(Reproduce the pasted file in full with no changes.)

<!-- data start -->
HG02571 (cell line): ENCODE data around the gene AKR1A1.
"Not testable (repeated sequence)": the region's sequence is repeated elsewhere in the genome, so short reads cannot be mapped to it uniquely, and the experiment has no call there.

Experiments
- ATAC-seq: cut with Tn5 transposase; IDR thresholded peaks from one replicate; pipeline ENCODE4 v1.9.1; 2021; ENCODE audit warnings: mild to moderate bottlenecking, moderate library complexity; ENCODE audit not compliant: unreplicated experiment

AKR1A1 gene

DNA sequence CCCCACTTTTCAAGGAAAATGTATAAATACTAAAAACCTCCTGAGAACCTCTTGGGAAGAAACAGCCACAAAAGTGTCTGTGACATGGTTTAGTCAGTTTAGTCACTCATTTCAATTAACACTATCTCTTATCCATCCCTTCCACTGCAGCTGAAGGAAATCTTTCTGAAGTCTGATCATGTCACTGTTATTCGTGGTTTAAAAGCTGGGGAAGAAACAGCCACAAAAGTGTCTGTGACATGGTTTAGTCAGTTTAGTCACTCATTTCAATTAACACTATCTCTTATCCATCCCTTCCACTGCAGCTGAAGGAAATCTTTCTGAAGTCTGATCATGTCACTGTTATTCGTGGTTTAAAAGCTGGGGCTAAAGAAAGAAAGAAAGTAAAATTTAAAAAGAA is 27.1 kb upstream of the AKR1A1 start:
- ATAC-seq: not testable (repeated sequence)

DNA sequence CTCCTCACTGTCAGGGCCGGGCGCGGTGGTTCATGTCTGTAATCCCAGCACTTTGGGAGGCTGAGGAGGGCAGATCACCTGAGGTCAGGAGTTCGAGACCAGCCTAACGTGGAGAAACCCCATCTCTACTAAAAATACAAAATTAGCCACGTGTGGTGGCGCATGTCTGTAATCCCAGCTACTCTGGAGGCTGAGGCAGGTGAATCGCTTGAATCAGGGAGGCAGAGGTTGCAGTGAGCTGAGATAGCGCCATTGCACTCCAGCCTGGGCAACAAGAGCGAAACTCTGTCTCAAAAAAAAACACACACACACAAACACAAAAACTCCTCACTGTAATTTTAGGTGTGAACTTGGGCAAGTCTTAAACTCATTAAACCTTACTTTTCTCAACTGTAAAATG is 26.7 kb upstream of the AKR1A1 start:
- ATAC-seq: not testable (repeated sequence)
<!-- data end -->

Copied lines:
HG02571 (cell line): ENCODE data around the gene AKR1A1.
"Not testable (repeated sequence)": the region's sequence is repeated elsewhere in the genome, so short reads cannot be mapped to it uniquely, and the experiment has no call there.

Experiments
- ATAC-seq: cut with Tn5 transposase; IDR thresholded peaks from one replicate; pipeline ENCODE4 v1.9.1; 2021; ENCODE audit warnings: mild to moderate bottlenecking, moderate library complexity; ENCODE audit not compliant: unreplicated experiment

AKR1A1 gene

DNA sequence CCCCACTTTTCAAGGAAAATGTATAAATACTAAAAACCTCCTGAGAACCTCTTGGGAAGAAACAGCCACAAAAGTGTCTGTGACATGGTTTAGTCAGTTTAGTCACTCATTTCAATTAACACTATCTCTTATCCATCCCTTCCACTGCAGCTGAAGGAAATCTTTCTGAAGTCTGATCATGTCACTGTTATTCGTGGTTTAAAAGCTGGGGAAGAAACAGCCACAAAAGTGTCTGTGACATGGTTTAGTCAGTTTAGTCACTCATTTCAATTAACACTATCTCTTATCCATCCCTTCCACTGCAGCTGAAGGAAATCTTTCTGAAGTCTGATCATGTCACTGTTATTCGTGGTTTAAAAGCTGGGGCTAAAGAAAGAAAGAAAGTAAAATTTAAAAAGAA is 27.1 kb upstream of the AKR1A1 start:
- ATAC-seq: not testable (repeated sequence)

DNA sequence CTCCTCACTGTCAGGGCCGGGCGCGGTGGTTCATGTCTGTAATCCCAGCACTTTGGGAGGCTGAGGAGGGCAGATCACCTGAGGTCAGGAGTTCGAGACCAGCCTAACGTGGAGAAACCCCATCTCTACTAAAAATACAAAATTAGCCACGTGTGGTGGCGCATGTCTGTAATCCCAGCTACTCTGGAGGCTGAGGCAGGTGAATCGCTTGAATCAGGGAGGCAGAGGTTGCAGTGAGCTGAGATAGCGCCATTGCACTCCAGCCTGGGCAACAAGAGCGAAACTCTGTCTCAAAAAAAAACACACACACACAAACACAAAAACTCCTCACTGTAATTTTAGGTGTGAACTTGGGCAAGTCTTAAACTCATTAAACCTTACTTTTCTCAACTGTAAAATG is 26.7 kb upstream of the AKR1A1 start:
- ATAC-seq: not testable (repeated sequence)